It has been nearly six months since my father died, suddenly and unexpectedly, at age 67. Though I have been mourning in my own ways, I have not felt the need to seek professional grief counseling services. I know others who, when faced with their own losses, have found some relief through counseling and support groups. I would not presume to say that one approach is superior to the other; rather, I believe it depends on the person and their unique set of circumstances.
A recent Time magazine article led me to think more about grief and, specifically, how we cope with it. In a piece entitled “Good News About Grief” in the Jan. 24, 2011, issue, adapted from her book “The Truth About Grief,” author Ruth Davis Konigsberg sets forth her case that individuals are better able to demonstrate resilience when confronting loss than was previously thought to be true. Is this good news? It depends. Her views are likely to be controversial among counselors – and those specializing in loss and grief, in particular.
Konigsberg appears to take a dim view of the stage theories of loss popularized by Elisabeth Kübler-Ross, describing the idea of grieving in stages as one of the myths of grief. I am not comfortable dismissing stage theory completely, nor do I think stage theory offers the comprehensive, definitive word on grief: The truth, as with so many things, may lie somewhere in-between. When my classmates and I studied loss and grief during graduate school, I recall the stage theories being offered as influential ideas in the field, but never as the final explanation, as that would have been an oversimplification of the complex subject of grief. And I remember the topic being presented with the understanding that there might be some fluidity to the concept of stages, that a grieving person need not necessarily be assumed to advance neatly through the stages one-by-one, checking them off as she or he went. I didn’t feel as though I was being indoctrinated with the belief that this was the only way to understand grief, just that it was one possible way, among others. I admit the stage theories didn’t impact me a lot personally, then or now, but that doesn’t mean they don’t have relevance to anyone, anywhere.
Of all the “myths” Konigsberg seeks to expose in her piece – and I agree with her to an extent on a few points, with some qualifiers – less so on others, I think the notion of counseling being beneficial for grieving people as myth is apt to be the most vexing one for counselors to accept. While acknowledging there may be a small subset of people with “Prolonged Grief Disorder” (I think this is what my loss and grief professor would have termed “Complicated Grief”) who may be helped by counseling, Konigsberg comes across as opposed to the idea of there being any great need for grief counseling overall. She adds, “Grief counselors are, by and large, not a sinister bunch out to make a buck off other people’s misery, but they do, in the interest of self-preservation, have a stake in convincing us that grief is long and hard and requires their help.” But it could also be pointed out that authors, in the interest of self-preservation, have a stake in selling books, too. (Indeed, by the same token it would be difficult, if not impossible, to name any occupation or profession entirely free of its own interests in this regard.) And grief IS long and hard.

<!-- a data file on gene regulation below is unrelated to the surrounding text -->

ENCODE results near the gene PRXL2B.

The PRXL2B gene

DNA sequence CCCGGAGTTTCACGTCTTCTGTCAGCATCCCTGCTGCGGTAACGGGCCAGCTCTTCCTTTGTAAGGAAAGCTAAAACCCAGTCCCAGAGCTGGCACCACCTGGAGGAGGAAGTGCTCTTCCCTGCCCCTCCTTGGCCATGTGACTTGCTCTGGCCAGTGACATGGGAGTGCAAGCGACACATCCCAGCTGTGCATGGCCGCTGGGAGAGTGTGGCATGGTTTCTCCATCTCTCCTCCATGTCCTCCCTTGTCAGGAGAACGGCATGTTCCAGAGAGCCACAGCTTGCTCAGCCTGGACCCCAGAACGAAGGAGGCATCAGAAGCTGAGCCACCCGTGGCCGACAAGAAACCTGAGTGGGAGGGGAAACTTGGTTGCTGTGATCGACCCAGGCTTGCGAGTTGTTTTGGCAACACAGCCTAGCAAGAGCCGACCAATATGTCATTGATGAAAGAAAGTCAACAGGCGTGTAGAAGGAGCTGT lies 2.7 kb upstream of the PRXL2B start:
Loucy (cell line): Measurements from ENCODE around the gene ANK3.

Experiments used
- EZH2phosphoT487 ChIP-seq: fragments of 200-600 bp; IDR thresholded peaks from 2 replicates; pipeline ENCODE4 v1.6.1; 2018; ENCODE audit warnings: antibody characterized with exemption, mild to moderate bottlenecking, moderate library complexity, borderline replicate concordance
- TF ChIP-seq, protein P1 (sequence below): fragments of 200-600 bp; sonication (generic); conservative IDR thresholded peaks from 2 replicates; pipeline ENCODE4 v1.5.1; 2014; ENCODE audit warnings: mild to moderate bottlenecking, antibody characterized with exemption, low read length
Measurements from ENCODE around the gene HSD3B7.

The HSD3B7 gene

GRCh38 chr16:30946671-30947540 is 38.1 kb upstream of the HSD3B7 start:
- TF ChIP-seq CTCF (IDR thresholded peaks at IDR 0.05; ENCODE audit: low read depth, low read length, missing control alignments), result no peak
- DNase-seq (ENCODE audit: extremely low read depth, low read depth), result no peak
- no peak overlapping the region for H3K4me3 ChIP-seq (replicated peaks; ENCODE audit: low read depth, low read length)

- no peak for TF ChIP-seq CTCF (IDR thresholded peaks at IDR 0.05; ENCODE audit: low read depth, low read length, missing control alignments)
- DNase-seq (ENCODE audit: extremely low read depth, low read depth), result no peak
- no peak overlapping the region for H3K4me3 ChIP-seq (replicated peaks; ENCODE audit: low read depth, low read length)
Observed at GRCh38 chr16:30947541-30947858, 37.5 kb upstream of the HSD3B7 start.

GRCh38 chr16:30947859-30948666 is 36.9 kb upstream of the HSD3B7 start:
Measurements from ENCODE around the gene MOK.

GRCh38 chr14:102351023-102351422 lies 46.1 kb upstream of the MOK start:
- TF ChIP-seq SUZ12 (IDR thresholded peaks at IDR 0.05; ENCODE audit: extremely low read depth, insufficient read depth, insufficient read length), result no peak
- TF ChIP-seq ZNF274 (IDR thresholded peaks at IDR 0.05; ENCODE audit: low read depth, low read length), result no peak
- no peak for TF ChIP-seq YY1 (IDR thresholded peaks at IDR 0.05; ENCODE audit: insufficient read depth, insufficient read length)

The central issue seems to be that too much of the conventional wisdom surrounding grief carries the consequence of pathologizing grieving people by making them feel that they require professional help when their own resources are actually sufficient. While this has some validity – our society medicalizes far too many things – I think it’s equally important not to err too far in the other direction and inadvertently discourage those who want help from seeking it, regardless of whether they fall into some diagnostic category of prolonged grief. We want to be careful, lest we promote an up-by-your-bootstraps mentality that says you must tough things out all on your own when assistance is available that might help you in a difficult struggle. There are already enough people afraid to seek counseling for fear of the stigma. \
And, I would like to think, the vast majority of counselors are predisposed to view clients holistically and not quick to pathologize. I think it is the larger culture itself, rather than counseling, that has turned normal grief into pathology, if anything has. Ironically, a good counselor would be the first to recognize that grief doesn’t always follow a predictable model and that there is no one-size-fits-all approach, though there probably are some ways of coping that move one closer to the healthy goal of reconciliation of the loss than do others. Maybe there are more points on which Konigsberg would agree with counselors than she realizes.
Hope Yancey is a counselor and freelance writer living in Charlotte, North Carolina